Nested Stories told by the Protagonist
The protagonist in a novel often imagines or recalls events that are not part of the main story. Nesting small stories within a story is a common literary device sometimes referred to as mise en abyme. An article in Wikipedia discusses the many types of nested stories. Here I am referring to stories narrated by a protagonist and nested well with a main story.
Nesting self-contained stories within a larger narrative is probably as old a technique as story telling itself. The storyteller often draws the story from a remembered experience, but sometimes tells a fictional story heard or invented. A nested story may make up the bulk of a chapter; it can even stand alone, seemingly unrelated to the main story. Steinbeck uses the latter in his depiction of the two boys in Chapter 26 in Cannery Row.
Some books are composed entirely of stand-alone stories framed by a unifying plot. Canterbury Tales and One Thousand and One Nights are examples. Collections of children’s stories such as Winnie the Pooh are similar, but repeating characters, not the plot unite them. One of my projects is a collection of children’s stories united by a single character whose excesses of ego and poor judgment, creates circumstances that form the plot for each story.
Nested stories serve many purposes. Steinbeck used them to give insights to his theme. The stories can also show character motivations and they can reveal details of history and background for the main story. Thus, they can support the reality of the main story.
Here is an example of a nested story told by the protagonist in the novel Corr Syl the Warrior. It is contained within a chapter, and it is obvious fiction. It serves to elaborate on the background of the protagonist’s culture and his occupation, and it foreshadows a tragic scene involving the protagonist and a childhood friend.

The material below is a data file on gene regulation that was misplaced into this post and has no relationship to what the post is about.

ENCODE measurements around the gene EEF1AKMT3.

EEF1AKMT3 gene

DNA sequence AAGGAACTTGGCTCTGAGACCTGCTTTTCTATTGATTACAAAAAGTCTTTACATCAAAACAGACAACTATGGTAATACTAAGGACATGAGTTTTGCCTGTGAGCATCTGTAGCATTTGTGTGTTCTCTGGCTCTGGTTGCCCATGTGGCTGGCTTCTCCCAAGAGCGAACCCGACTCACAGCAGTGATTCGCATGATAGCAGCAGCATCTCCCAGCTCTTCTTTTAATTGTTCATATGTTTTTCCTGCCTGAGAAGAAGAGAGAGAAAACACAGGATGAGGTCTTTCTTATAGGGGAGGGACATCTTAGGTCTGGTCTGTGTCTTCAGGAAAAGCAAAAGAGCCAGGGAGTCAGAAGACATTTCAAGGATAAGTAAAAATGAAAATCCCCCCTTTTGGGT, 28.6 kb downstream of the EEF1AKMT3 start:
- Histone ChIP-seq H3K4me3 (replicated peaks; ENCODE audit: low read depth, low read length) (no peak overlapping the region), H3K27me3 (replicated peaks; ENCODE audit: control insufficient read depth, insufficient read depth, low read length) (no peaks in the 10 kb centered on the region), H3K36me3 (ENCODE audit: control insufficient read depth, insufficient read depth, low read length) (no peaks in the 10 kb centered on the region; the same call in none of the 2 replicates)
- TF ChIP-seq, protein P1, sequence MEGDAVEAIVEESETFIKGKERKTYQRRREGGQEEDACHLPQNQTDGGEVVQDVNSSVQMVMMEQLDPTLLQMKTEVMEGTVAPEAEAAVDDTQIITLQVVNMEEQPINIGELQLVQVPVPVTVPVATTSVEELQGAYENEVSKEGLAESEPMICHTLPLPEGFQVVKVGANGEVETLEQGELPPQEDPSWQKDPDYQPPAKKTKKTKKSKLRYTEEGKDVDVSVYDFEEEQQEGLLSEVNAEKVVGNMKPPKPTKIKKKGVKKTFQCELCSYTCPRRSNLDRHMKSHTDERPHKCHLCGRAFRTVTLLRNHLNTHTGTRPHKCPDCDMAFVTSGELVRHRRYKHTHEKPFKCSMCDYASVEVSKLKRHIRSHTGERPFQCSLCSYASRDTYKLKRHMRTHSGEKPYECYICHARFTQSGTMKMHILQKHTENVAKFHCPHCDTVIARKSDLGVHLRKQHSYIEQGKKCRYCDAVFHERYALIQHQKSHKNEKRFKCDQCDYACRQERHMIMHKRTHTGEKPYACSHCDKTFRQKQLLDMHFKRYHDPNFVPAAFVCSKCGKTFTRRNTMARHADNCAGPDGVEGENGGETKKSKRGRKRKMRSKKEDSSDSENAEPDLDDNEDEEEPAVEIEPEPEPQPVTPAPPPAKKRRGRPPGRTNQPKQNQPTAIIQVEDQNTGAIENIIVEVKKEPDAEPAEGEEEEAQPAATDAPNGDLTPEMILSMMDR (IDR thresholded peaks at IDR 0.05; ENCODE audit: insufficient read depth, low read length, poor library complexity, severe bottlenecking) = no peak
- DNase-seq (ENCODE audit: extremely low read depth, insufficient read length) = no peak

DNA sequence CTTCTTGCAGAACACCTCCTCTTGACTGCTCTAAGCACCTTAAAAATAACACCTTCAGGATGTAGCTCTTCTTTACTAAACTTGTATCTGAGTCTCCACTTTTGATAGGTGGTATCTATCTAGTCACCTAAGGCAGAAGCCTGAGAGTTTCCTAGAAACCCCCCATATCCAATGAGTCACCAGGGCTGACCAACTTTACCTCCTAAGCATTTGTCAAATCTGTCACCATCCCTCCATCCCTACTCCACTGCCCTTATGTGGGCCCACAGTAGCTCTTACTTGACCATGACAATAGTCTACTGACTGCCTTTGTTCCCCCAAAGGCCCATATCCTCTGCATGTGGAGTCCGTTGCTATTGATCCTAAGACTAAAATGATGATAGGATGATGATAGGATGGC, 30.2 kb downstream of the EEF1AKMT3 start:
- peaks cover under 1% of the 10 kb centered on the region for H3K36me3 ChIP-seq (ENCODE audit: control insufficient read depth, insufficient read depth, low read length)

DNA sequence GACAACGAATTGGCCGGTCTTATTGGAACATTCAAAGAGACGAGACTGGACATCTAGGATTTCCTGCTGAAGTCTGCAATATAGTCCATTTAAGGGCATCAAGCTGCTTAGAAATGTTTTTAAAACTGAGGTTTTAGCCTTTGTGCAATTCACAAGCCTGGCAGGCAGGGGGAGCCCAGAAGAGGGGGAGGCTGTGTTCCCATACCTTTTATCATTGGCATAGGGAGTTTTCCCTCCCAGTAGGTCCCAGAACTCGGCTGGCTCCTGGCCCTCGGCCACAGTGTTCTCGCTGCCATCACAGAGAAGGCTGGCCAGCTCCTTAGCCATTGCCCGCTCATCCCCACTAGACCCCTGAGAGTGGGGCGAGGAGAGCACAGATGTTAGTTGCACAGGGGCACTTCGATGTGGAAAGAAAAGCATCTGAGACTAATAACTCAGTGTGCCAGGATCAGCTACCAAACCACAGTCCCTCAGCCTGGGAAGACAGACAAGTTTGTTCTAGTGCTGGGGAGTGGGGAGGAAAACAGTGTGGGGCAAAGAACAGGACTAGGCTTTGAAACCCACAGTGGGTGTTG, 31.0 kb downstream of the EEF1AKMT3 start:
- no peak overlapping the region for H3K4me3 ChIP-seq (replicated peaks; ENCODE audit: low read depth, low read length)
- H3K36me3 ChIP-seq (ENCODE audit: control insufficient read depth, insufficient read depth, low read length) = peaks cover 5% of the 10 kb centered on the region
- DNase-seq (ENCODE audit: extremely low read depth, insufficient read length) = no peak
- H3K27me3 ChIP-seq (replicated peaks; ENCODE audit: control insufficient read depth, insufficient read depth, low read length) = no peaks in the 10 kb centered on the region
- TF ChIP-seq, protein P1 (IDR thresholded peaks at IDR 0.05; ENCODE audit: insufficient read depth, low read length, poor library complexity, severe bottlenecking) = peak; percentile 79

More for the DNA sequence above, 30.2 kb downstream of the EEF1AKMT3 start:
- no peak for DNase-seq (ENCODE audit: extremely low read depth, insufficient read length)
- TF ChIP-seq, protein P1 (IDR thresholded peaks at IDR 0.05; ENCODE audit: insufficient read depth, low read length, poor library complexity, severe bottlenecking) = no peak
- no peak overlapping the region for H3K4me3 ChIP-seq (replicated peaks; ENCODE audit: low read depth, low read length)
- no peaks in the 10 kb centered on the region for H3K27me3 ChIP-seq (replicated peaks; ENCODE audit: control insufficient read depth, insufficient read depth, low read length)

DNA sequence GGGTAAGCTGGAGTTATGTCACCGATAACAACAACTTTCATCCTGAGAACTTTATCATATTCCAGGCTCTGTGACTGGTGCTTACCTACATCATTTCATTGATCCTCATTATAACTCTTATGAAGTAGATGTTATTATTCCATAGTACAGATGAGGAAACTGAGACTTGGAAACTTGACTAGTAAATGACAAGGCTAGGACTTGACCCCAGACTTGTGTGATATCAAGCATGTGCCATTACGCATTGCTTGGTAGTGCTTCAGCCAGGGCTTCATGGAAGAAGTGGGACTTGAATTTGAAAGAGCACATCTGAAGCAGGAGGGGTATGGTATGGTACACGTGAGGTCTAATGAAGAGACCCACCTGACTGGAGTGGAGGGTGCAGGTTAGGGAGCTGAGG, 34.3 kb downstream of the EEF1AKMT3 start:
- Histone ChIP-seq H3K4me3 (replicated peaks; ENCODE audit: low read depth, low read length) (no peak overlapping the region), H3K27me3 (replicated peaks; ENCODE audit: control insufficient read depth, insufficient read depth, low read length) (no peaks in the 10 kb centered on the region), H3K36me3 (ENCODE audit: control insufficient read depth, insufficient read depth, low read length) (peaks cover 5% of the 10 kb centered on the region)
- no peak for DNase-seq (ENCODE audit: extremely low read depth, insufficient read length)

Nested Stories Example
Corr lifted his weapons harness from its peg on the wall and began appraising his current story stream. With friends, Corr listened for the right moment to tell a story. One stream of thought usually worked on a new story or revised an old one. He filed stories away and waited for a chance to try them on friends. His considered how he would segue into his latest story the next time he saw Rhya.
The story idea came from a picture. Once, Corr’s mother took a framed picture down from the wall and stood it before the two-year old rabbit. The frame held a rubbing made from an etching of a long-eared rabbit with a great bushy tail. As Corr looked, he raised his hands and felt his much smaller ears.
“This warrior rabbit lived long ago,” said Corr’s mother. “The large ears probably helped him hear and keep cool. No one knows for sure why he had such a large tail.”
A geologist had found the etching sandwiched between layers of sedimentary rock. Corr’s parents gave him the picture when he completed warrior training.
In Corr’s new story, a warrior struggled to kill Ankalagon, a deadly predator whose fossils occurred in the same layers of sedimentary rocks as the etching.
Paleontologists often found a sharp gouge on the dens, a small bony projection in Ankalagon’s neck. The dens extended from the rim of the second cervical vertebra up into the ring of the atlas, the first vertebra at the base of Ankalagon’s skull. The dens served as an anchor for ligaments that held the skull in place and kept it from twisting too far. A heavy bony extension of the atlas protected the dens and the precious spinal cord beneath.